The Disc

Catching Scream on Blu-ray is a real cause for excitement, but the presentation, whilst fair, doesn’t prove stunning. The first movie in particular looks like a fairly decent DVD release, although bearing in mind the film was originally released in 1996, the graininess which is visible in the picture is perhaps an inevitable result, and it certainly doesn’t spoil the final product. The colours are strong enough, and there is no visible damage that I could detect, with the MPEG-4 AVC compression performing well. The presentation is 1080p, and the aspect ratio of 2.35:1 is very much appreciated.

The quality does improve in increments, with Scream 2 looking sharper and more vivid, and Scream 3 appearing as the strongest visual presentation of all (despite the shortfalls in the film itself). This may be a problem in some cases, especially with Gale Weathers (Cox) and her lookalike’s penchant for garish colours.

The Scream films are all particularly long as horror flicks go, and each movie is around the 20Gb size, with extras bringing most of the discs up to approximately 23Gb in total.

Each disc benefits from English and English SDH subtitles.


The soundtrack on the original Scream movie is vibrant and integrates seamlessly with the youthful exuberance and folly which takes place onscreen. Scream 2 is subsequently a substantial disappointment with its sometimes flowery and dreary musical accompaniment. Whatever the rights and wrongs of the audio selection, the 5.1 DTS-HD MA soundtrack is impressive across all of the presentations, with plenty of clarity and a deep, tight bass which helps to deliver the oodles of jumpy moments which are peppered throughout the series.



There’s a selection of extras for the first movie, but hardcore fans of the film are likely to be disappointed, as much of the material is taken from older stock.

Most enjoyable is the Commentary with Wes Craven and Kevin Williamson, which proves a relaxed affair with the pairs’ familiarity with each other and their laidback vocal styles. Of particular interest is Craven’s recounting of his interaction with the censors, who were uncomfortable with the relative intensity of the more tense scenes, and were keen for Craven to remove certain shots, such as Steve’s hanging entrails in the opening scene with Drew Barrymore. Craven speaks particularly well of his young and dedicated cast, many of whom deliver performances beyond their tender years.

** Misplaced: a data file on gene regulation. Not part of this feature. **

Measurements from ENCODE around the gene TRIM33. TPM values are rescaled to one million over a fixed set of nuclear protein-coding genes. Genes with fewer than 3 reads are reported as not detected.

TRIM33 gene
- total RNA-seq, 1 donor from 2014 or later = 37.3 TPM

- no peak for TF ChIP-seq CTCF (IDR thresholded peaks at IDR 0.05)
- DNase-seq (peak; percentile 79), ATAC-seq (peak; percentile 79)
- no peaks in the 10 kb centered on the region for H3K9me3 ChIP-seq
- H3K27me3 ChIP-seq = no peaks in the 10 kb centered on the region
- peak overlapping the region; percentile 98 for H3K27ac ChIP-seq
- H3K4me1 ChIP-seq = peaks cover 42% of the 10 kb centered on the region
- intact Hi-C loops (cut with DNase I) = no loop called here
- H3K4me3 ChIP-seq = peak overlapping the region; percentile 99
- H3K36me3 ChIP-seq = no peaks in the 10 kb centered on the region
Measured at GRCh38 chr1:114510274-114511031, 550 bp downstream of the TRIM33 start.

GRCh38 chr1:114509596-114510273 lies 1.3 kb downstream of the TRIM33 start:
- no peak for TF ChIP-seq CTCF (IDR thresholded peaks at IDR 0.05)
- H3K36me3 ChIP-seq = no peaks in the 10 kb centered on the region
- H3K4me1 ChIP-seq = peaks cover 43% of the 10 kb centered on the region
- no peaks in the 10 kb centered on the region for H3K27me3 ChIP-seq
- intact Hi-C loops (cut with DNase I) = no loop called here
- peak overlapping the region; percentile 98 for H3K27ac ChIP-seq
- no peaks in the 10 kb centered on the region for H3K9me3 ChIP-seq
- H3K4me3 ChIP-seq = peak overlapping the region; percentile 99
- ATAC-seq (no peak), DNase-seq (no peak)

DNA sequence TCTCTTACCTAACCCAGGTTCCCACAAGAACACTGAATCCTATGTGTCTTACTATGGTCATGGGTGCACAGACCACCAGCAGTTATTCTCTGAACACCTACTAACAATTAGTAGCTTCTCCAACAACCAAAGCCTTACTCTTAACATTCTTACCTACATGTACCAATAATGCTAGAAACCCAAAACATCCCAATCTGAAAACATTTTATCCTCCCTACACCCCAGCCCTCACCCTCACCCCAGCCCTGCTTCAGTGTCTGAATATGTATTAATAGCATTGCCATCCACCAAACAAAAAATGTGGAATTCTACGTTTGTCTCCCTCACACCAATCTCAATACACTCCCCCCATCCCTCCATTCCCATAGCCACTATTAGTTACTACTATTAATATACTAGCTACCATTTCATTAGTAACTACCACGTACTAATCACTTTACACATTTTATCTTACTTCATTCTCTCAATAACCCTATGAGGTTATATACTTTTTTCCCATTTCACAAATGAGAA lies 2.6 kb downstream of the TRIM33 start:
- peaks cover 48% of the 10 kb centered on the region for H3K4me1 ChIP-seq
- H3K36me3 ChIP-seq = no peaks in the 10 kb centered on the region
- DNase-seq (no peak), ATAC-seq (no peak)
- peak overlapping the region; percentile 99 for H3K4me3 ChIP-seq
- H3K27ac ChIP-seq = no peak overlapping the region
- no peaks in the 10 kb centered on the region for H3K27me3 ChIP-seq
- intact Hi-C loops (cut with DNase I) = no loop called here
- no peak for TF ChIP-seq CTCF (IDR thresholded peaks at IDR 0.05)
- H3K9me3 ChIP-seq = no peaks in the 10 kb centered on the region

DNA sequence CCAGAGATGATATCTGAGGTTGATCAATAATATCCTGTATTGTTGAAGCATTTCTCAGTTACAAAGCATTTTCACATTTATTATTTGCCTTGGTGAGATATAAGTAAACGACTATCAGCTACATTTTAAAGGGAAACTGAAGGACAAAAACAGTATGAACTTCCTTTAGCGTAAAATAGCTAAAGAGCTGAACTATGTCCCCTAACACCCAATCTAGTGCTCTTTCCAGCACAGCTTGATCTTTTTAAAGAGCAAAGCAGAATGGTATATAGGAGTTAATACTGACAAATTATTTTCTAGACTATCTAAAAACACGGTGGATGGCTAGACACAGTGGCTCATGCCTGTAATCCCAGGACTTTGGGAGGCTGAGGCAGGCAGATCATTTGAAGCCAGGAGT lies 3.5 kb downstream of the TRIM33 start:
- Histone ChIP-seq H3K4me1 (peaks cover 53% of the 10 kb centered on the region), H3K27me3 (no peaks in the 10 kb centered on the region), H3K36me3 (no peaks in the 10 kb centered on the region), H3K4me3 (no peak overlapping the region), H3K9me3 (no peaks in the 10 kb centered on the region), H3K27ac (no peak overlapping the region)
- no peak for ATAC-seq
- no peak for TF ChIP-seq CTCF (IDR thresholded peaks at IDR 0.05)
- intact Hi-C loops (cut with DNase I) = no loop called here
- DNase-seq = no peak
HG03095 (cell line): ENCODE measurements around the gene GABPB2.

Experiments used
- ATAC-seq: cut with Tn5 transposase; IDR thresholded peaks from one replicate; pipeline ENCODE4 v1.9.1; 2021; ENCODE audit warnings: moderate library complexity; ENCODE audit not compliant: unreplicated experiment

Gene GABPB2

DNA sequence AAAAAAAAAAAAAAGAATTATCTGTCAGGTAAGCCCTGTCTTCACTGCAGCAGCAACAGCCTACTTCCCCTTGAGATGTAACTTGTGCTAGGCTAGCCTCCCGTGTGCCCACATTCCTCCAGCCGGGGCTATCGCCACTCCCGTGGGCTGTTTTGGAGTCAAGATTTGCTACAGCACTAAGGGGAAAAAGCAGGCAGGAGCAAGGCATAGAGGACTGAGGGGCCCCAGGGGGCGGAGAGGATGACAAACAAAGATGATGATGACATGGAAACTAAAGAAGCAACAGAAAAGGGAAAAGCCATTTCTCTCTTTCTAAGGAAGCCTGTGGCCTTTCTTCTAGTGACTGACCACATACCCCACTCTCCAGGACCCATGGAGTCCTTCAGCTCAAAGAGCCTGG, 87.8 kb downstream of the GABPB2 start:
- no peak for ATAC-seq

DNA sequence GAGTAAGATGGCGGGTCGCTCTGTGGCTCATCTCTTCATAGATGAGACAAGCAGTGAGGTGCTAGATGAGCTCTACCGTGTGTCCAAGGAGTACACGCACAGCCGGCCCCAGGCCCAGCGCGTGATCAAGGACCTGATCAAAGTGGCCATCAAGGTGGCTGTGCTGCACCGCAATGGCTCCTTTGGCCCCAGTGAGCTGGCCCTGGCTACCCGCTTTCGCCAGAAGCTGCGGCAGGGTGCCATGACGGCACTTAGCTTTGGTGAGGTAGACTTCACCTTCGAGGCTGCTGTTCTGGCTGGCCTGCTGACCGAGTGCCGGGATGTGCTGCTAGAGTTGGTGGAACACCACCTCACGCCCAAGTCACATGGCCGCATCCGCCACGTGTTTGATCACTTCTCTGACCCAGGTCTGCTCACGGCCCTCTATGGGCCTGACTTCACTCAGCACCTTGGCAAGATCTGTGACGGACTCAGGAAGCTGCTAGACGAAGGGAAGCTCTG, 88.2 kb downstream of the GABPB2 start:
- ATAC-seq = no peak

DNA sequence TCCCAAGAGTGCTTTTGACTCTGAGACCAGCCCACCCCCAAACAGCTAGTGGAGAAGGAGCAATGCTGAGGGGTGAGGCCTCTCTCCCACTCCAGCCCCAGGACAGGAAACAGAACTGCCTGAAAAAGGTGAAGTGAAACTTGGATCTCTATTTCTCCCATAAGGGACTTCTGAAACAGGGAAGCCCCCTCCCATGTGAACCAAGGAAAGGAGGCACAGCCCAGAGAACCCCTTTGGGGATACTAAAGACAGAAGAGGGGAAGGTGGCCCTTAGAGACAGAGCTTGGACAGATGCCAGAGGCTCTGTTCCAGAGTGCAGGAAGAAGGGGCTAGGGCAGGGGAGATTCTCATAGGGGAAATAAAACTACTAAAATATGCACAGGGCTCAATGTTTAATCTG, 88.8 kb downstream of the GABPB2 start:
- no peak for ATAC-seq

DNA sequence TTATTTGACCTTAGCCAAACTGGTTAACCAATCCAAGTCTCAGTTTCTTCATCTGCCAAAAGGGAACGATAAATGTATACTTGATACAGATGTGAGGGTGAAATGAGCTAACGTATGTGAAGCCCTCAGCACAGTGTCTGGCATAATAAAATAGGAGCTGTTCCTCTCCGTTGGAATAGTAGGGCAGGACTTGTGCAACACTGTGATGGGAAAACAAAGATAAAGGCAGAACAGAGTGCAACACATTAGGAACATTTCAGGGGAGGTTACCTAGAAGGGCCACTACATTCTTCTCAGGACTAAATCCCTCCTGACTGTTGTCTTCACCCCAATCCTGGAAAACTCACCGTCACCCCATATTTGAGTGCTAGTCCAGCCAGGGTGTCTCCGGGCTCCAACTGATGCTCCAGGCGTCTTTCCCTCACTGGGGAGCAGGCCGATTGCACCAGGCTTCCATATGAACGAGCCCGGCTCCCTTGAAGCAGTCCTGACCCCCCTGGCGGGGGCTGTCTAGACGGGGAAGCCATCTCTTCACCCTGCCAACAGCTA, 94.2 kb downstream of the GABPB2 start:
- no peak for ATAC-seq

A Production Featurette, running for a disappointingly brief six minutes and twelve seconds, presents interviews with Wes Craven, Courteney Cox, Skeet Ulrich, Neve Campbell, David Arquette, Kevin Williamson, Drew Barrymore, and others. The picture quality is fairly poor, and the interview segments are interspersed with clips from the film, which seems to serve as some sort of padding, which shouldn’t be necessary in such a short production! The interviews are from old stock, so probably won’t present anything new for long time fans.

A Behind the Scenes – On the Scream Set featurette runs for three minutes and twenty five seconds, and features some less than illuminating behind the scenes footage, set to an audio backdrop of soft rock!

Behind the Scenes – Drew Barrymore (two minutes, fifty three seconds) is a similar piece, but focuses exclusively on Drew’s considerable efforts during the first ten minutes of the movie. She demonstrates impressive professionalism in the face of adversity!

There are two Q&A With Cast and Crew featurettes, posing the rather generic questions What’s Your Favourite Scary Movie? (two minutes, forty four seconds), and Why are People so Fascinated by Horror Films? (two minutes, thirty one seconds).

Finally, you can check out a Trailer in either Red Band or Green Band presentation. Frankly, I couldn’t really tell much difference between the two. Note that the trailers have not been touched since their original release and hence look a little dated and low fidelity, although this does lend them a certain retro-horror touch which I’m not entirely averse to.